Tuesday 27 September 2011

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Disney Cruise Line - The Kids Clubs

You knew they'd be good at this right?  I mean, it's Disney.  Of course they know how to entertain kids.  There is, however, a difference between having to keep a child mesmerized for two hours while watching a cartoon and entertaining them for a week.  Heck I can't even entertain my kids for a week (and if you asked them, the two hours would be in doubt as well).  Obviously what I need is a setup like Disney has put together on their cruise ship, as my kids were off and having a blast for our entire trip.

You thought your pilates class was tough...
Well, two of the three were.  There are different age groups for the Disney Kids Clubs, and the dividing line just happened to fall between our two girls.  Our older two children were eligible for "The Edge" - Disney's tween group - while youngest was left in the Oceaneer Lab for kids 10 and under.  She also happens to be our child who doesn't like new things and isn't particularly fond of crowds, so after the first couple of attempts, she decided that she'd rather spend her days with us.  Actually it was kind of handy having her around, as it gave Lori and I an excuse to attend some of the fun kids events like the Character Dance Party.  We wouldn't have been the only adults there without a child, but my dance moves are the kind that are far better appreciated by children than adults.

Even through my limited experience with the Oceaneer Lab, it looked like a pretty fun place to be.  The Lab is the place for 6-10 year olds to hang out (5 and under go to the Oceaneer Club) and enjoy some non-Mom and Dad time.  It's stocked with games, puzzles, crafts, videos and a whole lot of computers.  Parents can drop their children off (the older kids can sign themselves in and out) and go have some quiet time knowing that their kiddies have more than enough stuff available to keep them entertained.  One side of the room is designated for free play, while the other side hosted structured events.  The Disney touch on this, is that the
events are hosted by the characters, so a game of Mousetrap would be led by Mickey himself, Pluto held his own pajama party, and the Royal Ball was graced by a few of the Disney Princesses. The two events that we tried with our daughter were Flubber, where a mad scientist led the class in making the super bouncy structure from the movie, and the Ratatouille cooking school which taught the kids how to make chocolate chip cookies.  Both classes were filled with loud and exuberant children which just didn't work well for my daughter.  I can't blame the class though, as everybody else seemed to be having a great time, so I'll just say that while it wasn't a good fit for my youngest, it would probably be a very good option for most people.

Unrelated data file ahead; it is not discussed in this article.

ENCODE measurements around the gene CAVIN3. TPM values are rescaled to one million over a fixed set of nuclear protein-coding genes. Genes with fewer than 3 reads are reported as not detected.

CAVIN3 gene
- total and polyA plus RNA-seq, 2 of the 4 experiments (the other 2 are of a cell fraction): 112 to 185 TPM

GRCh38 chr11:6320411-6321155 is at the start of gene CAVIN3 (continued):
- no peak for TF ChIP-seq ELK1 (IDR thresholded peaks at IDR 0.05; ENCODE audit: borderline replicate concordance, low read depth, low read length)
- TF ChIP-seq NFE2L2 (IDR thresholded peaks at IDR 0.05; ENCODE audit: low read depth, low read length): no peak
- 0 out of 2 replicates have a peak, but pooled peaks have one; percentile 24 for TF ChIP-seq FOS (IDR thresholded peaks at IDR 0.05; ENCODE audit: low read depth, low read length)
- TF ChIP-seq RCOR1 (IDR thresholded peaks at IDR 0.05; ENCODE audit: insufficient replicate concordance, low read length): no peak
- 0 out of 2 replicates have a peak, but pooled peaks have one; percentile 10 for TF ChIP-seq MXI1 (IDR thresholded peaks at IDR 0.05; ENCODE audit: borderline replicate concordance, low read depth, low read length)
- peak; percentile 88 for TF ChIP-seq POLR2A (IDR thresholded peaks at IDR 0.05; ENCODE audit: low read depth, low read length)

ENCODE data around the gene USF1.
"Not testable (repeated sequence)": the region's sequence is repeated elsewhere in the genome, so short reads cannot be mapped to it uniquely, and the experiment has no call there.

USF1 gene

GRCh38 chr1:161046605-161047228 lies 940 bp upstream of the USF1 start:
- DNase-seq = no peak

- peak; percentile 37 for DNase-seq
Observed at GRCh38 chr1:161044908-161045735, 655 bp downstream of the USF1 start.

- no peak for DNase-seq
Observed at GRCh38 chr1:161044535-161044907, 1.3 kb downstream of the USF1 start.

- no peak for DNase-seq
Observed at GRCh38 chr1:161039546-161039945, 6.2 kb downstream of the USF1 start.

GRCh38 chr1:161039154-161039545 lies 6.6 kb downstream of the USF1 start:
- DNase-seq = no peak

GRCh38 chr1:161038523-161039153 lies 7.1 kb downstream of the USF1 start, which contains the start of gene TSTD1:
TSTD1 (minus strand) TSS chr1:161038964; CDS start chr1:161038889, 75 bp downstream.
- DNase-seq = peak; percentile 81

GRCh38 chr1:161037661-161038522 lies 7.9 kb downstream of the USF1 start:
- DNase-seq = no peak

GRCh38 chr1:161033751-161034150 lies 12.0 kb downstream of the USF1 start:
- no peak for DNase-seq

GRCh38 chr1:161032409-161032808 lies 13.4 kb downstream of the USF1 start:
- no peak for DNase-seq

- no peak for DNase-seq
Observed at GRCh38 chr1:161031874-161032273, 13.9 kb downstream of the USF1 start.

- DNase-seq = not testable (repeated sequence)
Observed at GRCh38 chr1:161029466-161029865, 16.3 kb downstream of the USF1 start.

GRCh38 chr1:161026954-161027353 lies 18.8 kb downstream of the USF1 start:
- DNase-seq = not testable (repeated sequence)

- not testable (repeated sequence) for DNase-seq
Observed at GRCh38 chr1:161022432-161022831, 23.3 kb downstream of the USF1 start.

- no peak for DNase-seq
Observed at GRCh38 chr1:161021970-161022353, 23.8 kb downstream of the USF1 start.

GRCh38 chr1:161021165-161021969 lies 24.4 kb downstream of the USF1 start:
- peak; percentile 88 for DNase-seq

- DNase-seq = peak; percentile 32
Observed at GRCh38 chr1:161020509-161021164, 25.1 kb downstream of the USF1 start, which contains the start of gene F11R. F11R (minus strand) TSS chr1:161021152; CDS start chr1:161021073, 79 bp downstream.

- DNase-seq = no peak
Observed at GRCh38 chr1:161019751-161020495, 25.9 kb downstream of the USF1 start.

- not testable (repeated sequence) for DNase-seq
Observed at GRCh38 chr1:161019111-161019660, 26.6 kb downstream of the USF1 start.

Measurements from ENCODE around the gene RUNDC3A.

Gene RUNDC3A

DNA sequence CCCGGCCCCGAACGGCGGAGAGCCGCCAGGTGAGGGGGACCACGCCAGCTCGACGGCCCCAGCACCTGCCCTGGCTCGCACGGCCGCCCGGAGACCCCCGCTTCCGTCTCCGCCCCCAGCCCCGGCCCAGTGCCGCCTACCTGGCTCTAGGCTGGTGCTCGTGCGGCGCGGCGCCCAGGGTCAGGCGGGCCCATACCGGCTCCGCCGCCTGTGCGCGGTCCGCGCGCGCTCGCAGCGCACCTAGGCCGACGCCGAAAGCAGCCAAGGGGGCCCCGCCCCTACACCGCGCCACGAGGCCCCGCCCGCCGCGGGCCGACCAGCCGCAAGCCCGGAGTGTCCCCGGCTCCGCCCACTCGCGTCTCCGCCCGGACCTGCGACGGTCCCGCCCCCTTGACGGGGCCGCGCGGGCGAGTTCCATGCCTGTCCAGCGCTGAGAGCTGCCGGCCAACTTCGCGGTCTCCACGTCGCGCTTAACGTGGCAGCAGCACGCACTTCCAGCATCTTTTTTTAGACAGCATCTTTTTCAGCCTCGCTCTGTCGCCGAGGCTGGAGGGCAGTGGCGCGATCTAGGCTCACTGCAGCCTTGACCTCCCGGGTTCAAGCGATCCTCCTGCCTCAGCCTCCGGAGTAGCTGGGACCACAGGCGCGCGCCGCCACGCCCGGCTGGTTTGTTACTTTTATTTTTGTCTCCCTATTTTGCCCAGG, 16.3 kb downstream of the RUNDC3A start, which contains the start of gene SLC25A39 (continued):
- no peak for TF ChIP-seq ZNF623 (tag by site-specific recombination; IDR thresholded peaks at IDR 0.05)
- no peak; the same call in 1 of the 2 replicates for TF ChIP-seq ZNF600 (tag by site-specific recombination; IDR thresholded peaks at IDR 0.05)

Did I say a "little" more relaxed?
The pre-teen club "The Edge" however, was the perfect fit for my older two.  It was run in a little bit more of a relaxed atmosphere, so while there was always a structured event going on such as a trivia competition or a video game tournament, the room was quite often just used as a hang out place and the kids were free to come and go as they wanted.  The counsellors were absolutely amazing at keeping everybody entertained as they moved the kids around the ship from activity to activity.   My contact with my Edge kids was quite often limited to when I happened to encounter a group of 15 or 20 of them moving from one activity to the next.

Just as a side note, I learned a couple of physics lessons while watching the Edge kids one day.  There is a giant sports deck at the front of the ship where the Edge would frequently set up shop.  On the first day I watched them shooting basketball free throws as part of a timed relay race, and I couldn't believe just how terrible my kids were.  Actually all the kids were pretty bad.  Later, when I was taunting my son about his lack of basketball skills (because that's what Dads do), he pointed out to me that, unlike at school, on the boat you're not shooting at a stationary target.  As soon as you put that ball up, the basketball hoop is moving towards the shot, making it almost impossible to judge the proper distance.  This concept became even more clear during the dodgeball tournament, where you had to throw the ball towards the front of the ship, and then wait as the boat moved your opponents forward into the shot.  Also, should you decide to play a little ping pong, please note that with the aid of the wind and the motion of the boat, the person serving towards the back of the ship is most likely capable of breaking the sound barrier with anything heavier than a slight tap.

I'm very grateful for how much my kids enjoyed their time at the Edge, as I don't think they would have lasted too long sitting by the pool or playing Who Wants to be a Mouseketeer with us.  The highest praise I can give the program is that my children, who usually never want to leave the comfort of the nearest couch, would wake up in the morning, get dressed, and shout "I'm going to Edge!"  If I didn't go looking for them, that was the last I would see of my kids until closing time at midnight each night. While I wouldn't have minded a little more family time (the kids did consent to appear at a couple of Mother mandated mealtimes) the fact that at the end of the cruise my kids didn't want to leave a boat that they originally hadn't been all that enthused about getting on, proved to me that they'd had a great time.  For my older two kids, I give the credit for that to the Disney Kids Club.